Tuesday was a big day for Coastal Carolina University coaches and athletes. It was equally as big for the school’s dance team, marching band and cheerleaders.
Coastal Carolina University President David DeCenzo formally accepted an invitation for the school to join the Sun Belt Conference during a news conference Tuesday afternoon. The consensus of many students, officials and Conway business owners is that the move will be good for everyone.
The move gives Coastal national exposure while improving the local economy and giving coaches a better selection of athletes, officials said. The upper-tiered conference also gives the football team a chance to participate in a New Year’s Day bowl game, DeCenzo said.
Coastal’s “historic” move doesn’t just affect ball players – the marching band, cheerleaders, dance team and colorguard will share some of the limelight in the new conference.
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Bobo Smith, sophomore and band member, said the new conference will provide national recognition to CCU, which should reel in more fans. More fans at the games means a bigger spotlight on the pep squads.
“It’s good from a band standpoint because it increases exposure, so it’ll build a better fan base,” Smith said.
“And then we’ll get a lot more attention and support because of the bigger fan base,” added Alanna Swain, freshman clarinet player.
9,214 Seats currently in Brooks Stadium
More than 20,000seats After an expansion to complete the lower bowl on the end of the field that connects to Adkins Field House and adding a second level on the side closest to S.C. 544
The university will begin the process immediately of expanding Brooks Stadium from 9,214 seats to more than 20,000, completing the lower bowl on the end of the field that connects to Adkins Field House and adding a second level on the side closest to S.C. 544.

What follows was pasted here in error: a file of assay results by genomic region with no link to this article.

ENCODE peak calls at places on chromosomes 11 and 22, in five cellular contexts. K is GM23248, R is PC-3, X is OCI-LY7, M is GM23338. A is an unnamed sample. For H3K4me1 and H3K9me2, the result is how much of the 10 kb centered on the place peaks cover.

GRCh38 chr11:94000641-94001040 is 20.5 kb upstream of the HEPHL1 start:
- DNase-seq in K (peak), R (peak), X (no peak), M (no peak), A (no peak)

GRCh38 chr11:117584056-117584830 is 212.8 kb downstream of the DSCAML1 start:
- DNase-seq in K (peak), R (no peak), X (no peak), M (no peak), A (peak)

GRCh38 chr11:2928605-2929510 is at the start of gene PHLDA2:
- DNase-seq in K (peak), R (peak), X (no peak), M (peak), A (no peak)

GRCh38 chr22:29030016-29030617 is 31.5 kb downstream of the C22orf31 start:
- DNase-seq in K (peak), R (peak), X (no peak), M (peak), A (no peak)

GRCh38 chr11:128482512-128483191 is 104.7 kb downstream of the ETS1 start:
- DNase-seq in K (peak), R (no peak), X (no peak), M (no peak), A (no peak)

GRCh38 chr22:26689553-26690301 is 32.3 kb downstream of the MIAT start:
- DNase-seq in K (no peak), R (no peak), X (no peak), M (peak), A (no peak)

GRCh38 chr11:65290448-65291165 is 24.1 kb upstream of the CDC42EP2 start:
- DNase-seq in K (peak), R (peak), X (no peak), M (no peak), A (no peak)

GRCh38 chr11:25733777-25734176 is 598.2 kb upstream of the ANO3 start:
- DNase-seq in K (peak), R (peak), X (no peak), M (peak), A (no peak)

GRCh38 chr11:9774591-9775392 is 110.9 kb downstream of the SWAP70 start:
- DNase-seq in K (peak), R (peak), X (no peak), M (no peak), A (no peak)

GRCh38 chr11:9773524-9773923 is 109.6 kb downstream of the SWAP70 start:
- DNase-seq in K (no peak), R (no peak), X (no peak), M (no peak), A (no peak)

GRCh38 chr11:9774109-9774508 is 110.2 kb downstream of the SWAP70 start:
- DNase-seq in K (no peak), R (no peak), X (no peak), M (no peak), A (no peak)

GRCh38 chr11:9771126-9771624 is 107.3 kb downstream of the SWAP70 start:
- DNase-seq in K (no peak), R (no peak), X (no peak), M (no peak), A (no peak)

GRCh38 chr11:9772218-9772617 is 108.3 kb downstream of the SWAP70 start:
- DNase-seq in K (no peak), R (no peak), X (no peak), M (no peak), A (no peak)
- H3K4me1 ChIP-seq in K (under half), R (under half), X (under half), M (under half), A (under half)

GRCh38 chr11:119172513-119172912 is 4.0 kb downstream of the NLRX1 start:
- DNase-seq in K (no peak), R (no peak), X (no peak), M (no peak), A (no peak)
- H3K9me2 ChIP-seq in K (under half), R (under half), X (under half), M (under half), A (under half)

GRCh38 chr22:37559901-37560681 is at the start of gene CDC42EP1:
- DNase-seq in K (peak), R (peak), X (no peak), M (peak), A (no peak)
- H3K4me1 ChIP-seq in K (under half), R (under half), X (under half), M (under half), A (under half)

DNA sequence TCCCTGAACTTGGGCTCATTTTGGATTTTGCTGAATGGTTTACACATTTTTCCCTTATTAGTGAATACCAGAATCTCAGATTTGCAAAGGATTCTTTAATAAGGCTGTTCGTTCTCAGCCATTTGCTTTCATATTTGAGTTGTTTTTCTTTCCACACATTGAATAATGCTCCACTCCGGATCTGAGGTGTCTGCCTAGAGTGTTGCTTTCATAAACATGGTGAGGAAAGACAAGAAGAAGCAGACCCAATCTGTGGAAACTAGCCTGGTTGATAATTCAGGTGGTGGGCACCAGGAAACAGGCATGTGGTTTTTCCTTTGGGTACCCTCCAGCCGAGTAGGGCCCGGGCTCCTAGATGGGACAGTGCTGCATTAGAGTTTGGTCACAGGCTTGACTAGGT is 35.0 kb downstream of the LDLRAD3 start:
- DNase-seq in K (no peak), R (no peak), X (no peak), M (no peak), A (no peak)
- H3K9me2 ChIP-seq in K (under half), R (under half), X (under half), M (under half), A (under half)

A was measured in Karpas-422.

The NCAA requires Football Bowl Subdivision programs to maintain an average attendance of at least 15,000 over a rolling two-year cycle.
Filling up the student section is one of Kyla Smith’s goals. The freshman cheerleader said the expansion of the stadium, combined with the traveling fan base of some Sun Belt schools, is a challenge she’s looking forward to tackling.
“We’re going to be up against better known teams with bigger student sections,” Smith said. “We definitely want to compete against those other teams and their fans.”
The football team, ranked No. 5 in the FCS national polls, will continue with its quest this year for an FCS national championship, and the school’s other athletic programs will continue competing as members of the Big South for one more season.
Effective July 1, 2016, all programs except for football will become full-fledged members of the Sun Belt while the football program must complete the NCAA’s mandated two-year transition period before being fully eligible for bowl games in 2018.
Now coaches and administrators can recruit athletes that are looking to attend upper-tiered conference schools, said Kristin Selvage, Coastal’s women’s lacrosse coach.
“It’s exciting for all my colleagues because it’s an opportunity for them to grow and recruit a whole new caliber of athletes, which is exactly what these coaches want,” she said.
We were already on the map, but now we’re on the map in bigger letters.”
Denny Powers, CCU director of veterans services
Bringing in new students and bigger teams – along with their families and fans – should contribute to the success of the local economy as well, Selvage said. The Grand Strand’s tourism industry is strong, but the addition of CCU’s new bigger competitors and their supporting staff will just make the economy stronger.
“This type of tourism is different – it brings those athlete’s fans and families here,” Selvage said. “Hopefully it’ll stimulate businesses around the college, too.”
Diane McFadden, owner of Dirty Deb’s Sports Lounge in Conway, hopes the move boosts her business. The lounge is about two miles from CCU on S.C. 544 and caters to an older crowd, but McFadden hopes the new conference brings in more families and students.
“Hopefully this will get locals more excited for college football – especially in this bar,” she said.
Besides the national exposure and boost to the local economy, Coastal Carolina students can now boast their Chanticleer pride to a wider audience. Denny Powers, director of veterans services, said the national attention should lure more students to Coastal and attract much more national coverage.
Powers said the school is already recognized “because of who we are, where we are and the success of our sports teams,” but the Sun Belt will skyrocket Coastal’s fame.
“We were already on the map, but now we’re on the map in bigger letters,” he said.
Claire Byun: 626-0381, @Claire_TSN